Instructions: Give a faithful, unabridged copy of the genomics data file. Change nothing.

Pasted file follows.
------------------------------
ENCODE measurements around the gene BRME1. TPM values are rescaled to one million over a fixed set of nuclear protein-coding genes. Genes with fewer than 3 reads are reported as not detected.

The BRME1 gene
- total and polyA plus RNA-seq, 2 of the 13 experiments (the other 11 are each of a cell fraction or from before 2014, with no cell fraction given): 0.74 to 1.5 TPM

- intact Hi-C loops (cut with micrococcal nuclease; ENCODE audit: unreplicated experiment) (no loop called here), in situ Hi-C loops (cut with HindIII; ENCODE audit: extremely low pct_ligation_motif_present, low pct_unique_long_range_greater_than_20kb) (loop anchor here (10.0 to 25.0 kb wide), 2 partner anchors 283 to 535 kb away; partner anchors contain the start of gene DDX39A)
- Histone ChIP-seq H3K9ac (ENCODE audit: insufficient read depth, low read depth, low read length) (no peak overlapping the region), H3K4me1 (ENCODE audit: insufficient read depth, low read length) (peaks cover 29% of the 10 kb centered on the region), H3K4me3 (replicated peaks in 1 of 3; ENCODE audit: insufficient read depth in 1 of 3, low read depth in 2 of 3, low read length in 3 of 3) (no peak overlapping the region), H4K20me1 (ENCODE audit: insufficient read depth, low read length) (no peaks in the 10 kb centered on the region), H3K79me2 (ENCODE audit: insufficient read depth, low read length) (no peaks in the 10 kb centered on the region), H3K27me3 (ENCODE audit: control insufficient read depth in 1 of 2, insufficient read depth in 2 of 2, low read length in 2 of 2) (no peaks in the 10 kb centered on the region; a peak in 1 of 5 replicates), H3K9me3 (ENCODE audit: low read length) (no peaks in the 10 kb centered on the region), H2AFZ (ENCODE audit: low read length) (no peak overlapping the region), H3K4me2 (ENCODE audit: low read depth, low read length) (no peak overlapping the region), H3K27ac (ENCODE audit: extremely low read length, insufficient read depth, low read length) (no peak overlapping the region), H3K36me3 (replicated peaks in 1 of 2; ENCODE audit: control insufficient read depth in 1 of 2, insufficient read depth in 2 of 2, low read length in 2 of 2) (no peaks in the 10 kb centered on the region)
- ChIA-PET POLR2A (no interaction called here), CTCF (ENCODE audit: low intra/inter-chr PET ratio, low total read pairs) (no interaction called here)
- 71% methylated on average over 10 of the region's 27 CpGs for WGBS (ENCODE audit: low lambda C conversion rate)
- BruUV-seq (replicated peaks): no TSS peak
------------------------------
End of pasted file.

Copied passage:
ENCODE measurements around the gene BRME1. TPM values are rescaled to one million over a fixed set of nuclear protein-coding genes. Genes with fewer than 3 reads are reported as not detected.

The BRME1 gene
- total and polyA plus RNA-seq, 2 of the 13 experiments (the other 11 are each of a cell fraction or from before 2014, with no cell fraction given): 0.74 to 1.5 TPM

- intact Hi-C loops (cut with micrococcal nuclease; ENCODE audit: unreplicated experiment) (no loop called here), in situ Hi-C loops (cut with HindIII; ENCODE audit: extremely low pct_ligation_motif_present, low pct_unique_long_range_greater_than_20kb) (loop anchor here (10.0 to 25.0 kb wide), 2 partner anchors 283 to 535 kb away; partner anchors contain the start of gene DDX39A)
- Histone ChIP-seq H3K9ac (ENCODE audit: insufficient read depth, low read depth, low read length) (no peak overlapping the region), H3K4me1 (ENCODE audit: insufficient read depth, low read length) (peaks cover 29% of the 10 kb centered on the region), H3K4me3 (replicated peaks in 1 of 3; ENCODE audit: insufficient read depth in 1 of 3, low read depth in 2 of 3, low read length in 3 of 3) (no peak overlapping the region), H4K20me1 (ENCODE audit: insufficient read depth, low read length) (no peaks in the 10 kb centered on the region), H3K79me2 (ENCODE audit: insufficient read depth, low read length) (no peaks in the 10 kb centered on the region), H3K27me3 (ENCODE audit: control insufficient read depth in 1 of 2, insufficient read depth in 2 of 2, low read length in 2 of 2) (no peaks in the 10 kb centered on the region; a peak in 1 of 5 replicates), H3K9me3 (ENCODE audit: low read length) (no peaks in the 10 kb centered on the region), H2AFZ (ENCODE audit: low read length) (no peak overlapping the region), H3K4me2 (ENCODE audit: low read depth, low read length) (no peak overlapping the region), H3K27ac (ENCODE audit: extremely low read length, insufficient read depth, low read length) (no peak overlapping the region), H3K36me3 (replicated peaks in 1 of 2; ENCODE audit: control insufficient read depth in 1 of 2, insufficient read depth in 2 of 2, low read length in 2 of 2) (no peaks in the 10 kb centered on the region)
- ChIA-PET POLR2A (no interaction called here), CTCF (ENCODE audit: low intra/inter-chr PET ratio, low total read pairs) (no interaction called here)
- 71% methylated on average over 10 of the region's 27 CpGs for WGBS (ENCODE audit: low lambda C conversion rate)
- BruUV-seq (replicated peaks): no TSS peak